23.9 kg of aqueous high-molecular-weight PTFE dispersion (E.I. DuPont de Nemours Co., Inc.) were diluted with 6.0 l of water, and the mixture was added to a dispersion of 600 g of titanium dioxide (Hombitan % 320, Sachtleben Chemie; d50=200-300 nm) in 24.5 l of water. This mixture was coagulated by vigorous stirring. After complete coagulation, the solid was freed from water by filtration, washed and dried in a fan-assisted oven for 24 hours. After drying, the residual water content was <0.2 per cent by weight, and the titanium dioxide content was determined as being 7.9 per cent by weight. An aliphatic hydrocarbon was added to the composite so that the proportion of lubricant boiling at from 170° C. to 210° C. was 0.300 l/kg. A cylindrical pellet was shaped therefrom under pressure and extruded through a flat-film die, giving a tape with a thickness of about 664 μm and a width of 16.5 cm. This tape was calendered to a thickness of 150 μm by means of rolls. After thermal removal of the lubricant, the extruded and calendered tape was stretched at a ratio of 3:1 in the machine direction at 250° C. and heat-set by passing the material over heated rolls (350° C.). This expanded tape was stretched transversely in a ratio of 5:1 in an oven heated to 360° C. to give a membrane. As can be seen from Table 6, addition of about 8% of TiO2 having a particle size of 20 to 300 nm to PTFE membranes provides reliable protection against UV rays. The UV transparency in the range mentioned is zero.
UV transparency of PTFE composite membranes
Example 9 PTFE
UV-transparent in the range
from 250 to 400 nm
UV-opaque i.e., resistant in the
range from 250 to 380 nm
PTFE + 8.3
percent by weight TiO2
UV-opaque i.e., resistant in the
range from 250 to 380 nm
PTFE + 7.9 percent by
Instrument: Perkin Elmer Lambda 19
Wavelength range: 250-810 nm
Speed: 120 nm/min; slit width 1.00 nm; 1 data point recorded per 0.4 nm
The samples were measured in transmission by stretching them taughtly over the exit region of the cell holder. Base line compensation was carried out.
Production of a Printed Round Cable
A tape produced as described in Example 11, having a thickness of 100 μm after calendering and a titanium dioxide content of 7.8 per cent by weight, is used to produce a round cable. To this end, the tape is wound around a conductor having a diameter of 1.016 mm (20 AWG: American wire gauge) until the wall thickness of the insulation has reached 0.25 mm. This cable is inscribed with the aid of a UV excimer laser (Spectrum Technologies). Comparison of the cable inscription with the inscription of a cable produced in U.S. Pat. No. 5,501,827 demonstrates the excellent contrast. The improved contrast is attributable to the use of finely divided particles in the PTFE matrix (U.S. Pat. No. 5,501,827 uses TiO2 having a particle size of between 1 and 12 μm).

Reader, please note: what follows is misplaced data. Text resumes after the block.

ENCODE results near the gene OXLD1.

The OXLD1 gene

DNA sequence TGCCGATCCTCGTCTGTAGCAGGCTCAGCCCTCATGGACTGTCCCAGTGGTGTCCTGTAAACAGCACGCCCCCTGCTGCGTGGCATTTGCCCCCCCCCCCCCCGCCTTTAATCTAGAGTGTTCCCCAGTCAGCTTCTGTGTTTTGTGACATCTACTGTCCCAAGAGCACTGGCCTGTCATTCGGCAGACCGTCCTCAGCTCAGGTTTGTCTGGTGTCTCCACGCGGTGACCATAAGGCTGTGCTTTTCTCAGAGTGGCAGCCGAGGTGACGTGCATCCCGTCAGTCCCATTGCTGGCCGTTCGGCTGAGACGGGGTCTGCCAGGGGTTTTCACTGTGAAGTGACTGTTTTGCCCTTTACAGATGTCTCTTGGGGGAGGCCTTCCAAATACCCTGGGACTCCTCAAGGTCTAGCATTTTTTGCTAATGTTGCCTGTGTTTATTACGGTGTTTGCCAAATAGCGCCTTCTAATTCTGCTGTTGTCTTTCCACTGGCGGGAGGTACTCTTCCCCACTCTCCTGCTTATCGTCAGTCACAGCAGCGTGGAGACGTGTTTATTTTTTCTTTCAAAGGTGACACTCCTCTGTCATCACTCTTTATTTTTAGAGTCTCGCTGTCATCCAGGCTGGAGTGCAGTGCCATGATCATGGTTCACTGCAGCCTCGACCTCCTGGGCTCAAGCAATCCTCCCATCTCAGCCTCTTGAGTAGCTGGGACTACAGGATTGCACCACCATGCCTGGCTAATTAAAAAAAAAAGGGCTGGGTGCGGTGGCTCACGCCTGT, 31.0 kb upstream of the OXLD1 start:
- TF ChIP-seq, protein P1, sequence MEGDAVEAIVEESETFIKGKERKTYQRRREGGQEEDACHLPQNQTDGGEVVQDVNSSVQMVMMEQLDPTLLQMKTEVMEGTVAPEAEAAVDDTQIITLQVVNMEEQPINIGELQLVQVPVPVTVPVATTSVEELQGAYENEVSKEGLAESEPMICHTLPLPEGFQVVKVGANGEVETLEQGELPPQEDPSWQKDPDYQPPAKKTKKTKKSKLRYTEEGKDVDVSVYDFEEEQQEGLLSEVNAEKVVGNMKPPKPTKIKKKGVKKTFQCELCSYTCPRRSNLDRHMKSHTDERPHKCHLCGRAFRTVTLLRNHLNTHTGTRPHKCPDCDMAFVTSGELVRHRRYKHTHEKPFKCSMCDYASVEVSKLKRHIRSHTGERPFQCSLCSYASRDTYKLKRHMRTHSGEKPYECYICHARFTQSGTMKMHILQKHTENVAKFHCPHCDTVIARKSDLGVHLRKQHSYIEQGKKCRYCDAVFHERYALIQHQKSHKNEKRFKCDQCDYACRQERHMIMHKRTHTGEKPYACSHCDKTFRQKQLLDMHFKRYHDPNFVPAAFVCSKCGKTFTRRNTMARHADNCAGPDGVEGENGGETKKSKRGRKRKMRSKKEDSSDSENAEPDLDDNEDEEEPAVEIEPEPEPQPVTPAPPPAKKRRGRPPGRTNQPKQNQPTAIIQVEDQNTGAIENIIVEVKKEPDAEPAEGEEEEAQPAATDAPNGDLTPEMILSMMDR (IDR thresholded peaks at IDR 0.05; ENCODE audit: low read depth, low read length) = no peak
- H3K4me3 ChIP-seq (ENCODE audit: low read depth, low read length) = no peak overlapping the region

24.9 kg of aqueous high-molecular-weight PTFE dispersion (E.I. DuPont de Nemours Co., Inc.) were diluted with 10.0 l of water, and the mixture was added to a dispersion of 300 g of zirconium dioxide (development product, Degussa, d50=30 nm) in 24.8 l of water. This mixture was coagulated by vigorous stirring. After complete coagulation, the solid was freed from water by filtration, washed and dried in a fan-assisted oven for 24 hours. After drying, the residual water content was <0.2 per cent by weight, and the zirconium dioxide content was determined as being 5.3 per cent by weight. An aliphatic hydrocarbon was added to the composite so that the proportion of lubricant ,boiling at from 170° C. to 210° C. was 0.282 l/kg. A cylindrical pellet was shaped therefrom under pressure and extruded through a flat-film die, giving a tape with a thickness of about 660 μm and a width of 16.5 cm. This tape was calendered to a thickness of 150 μm by means of rolls. After thermal removal of the lubricant, the extruded and calendered tape was stretched at a ratio of 3:1 in the machine direction at 250° C. and heat-set by passing the material over heated rolls (350° C.). This expanded tape was stretched transversely in a ratio of 5:1 in an oven heated to 360° C. to give a membrane. The same process was repeated by producing, under identical conditions, membranes having zirconium dioxide contents of 9.3 and 12.6 per cent by weight.
Abrasion tests were carried out which confirm that PTFE composites cause an improvement in abrasion behavior.
Abrasion behavior of PTFE membranes
Example 9 PTFE
Example 12 PTFE +
9.3 percent by weight ZrO2
* Martindale abrasion test in accordance with DIN 53863. The felt underlay was wool, load 12 kPa; The figures show the number of cycles that the membranes survives without a hole forming.
The hole formation was determined by means of a Suter test:
The abraded sample is placed on a clamping ring, a piece of thin blotting paper is placed on top in order to assess wetting, and fixed by means of a clamping device. The test is carried out at a water pressure of 0.05 MPa for 2 minutes. Any wetting is evidence that the sample has been abraded through and has failed the test.
Extruded and Calendered PTFE tape
Extruded and calendered
PTFE tape + 8.3% TiO2
**After 5000 cycles, the weight loss is determined by weighing.
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|U.S. Classification||428/317.9, 264/290.2, 264/175, 264/127, 428/338, 264/122|
|International Classification||C08J5/18, C08J9/00, B01D39/16, B01D71/36, H05K1/03, B82B1/00, B29C55/00|
|Cooperative Classification||Y10T428/249986, B01D67/0027, Y10T428/268, B01D2325/48, H05K1/034, C08J5/18, C08J2327/18, B29K2027/18, B29C55/005, B01D71/36, B01D39/1692|
|European Classification||C08J5/18, B01D39/16K, B01D71/36, B29C55/00B|
|Oct 18, 2004||FPAY||Fee payment|
Year of fee payment: 4
|Oct 17, 2008||FPAY||Fee payment|
Year of fee payment: 8
|Oct 17, 2012||FPAY||Fee payment|
Year of fee payment: 12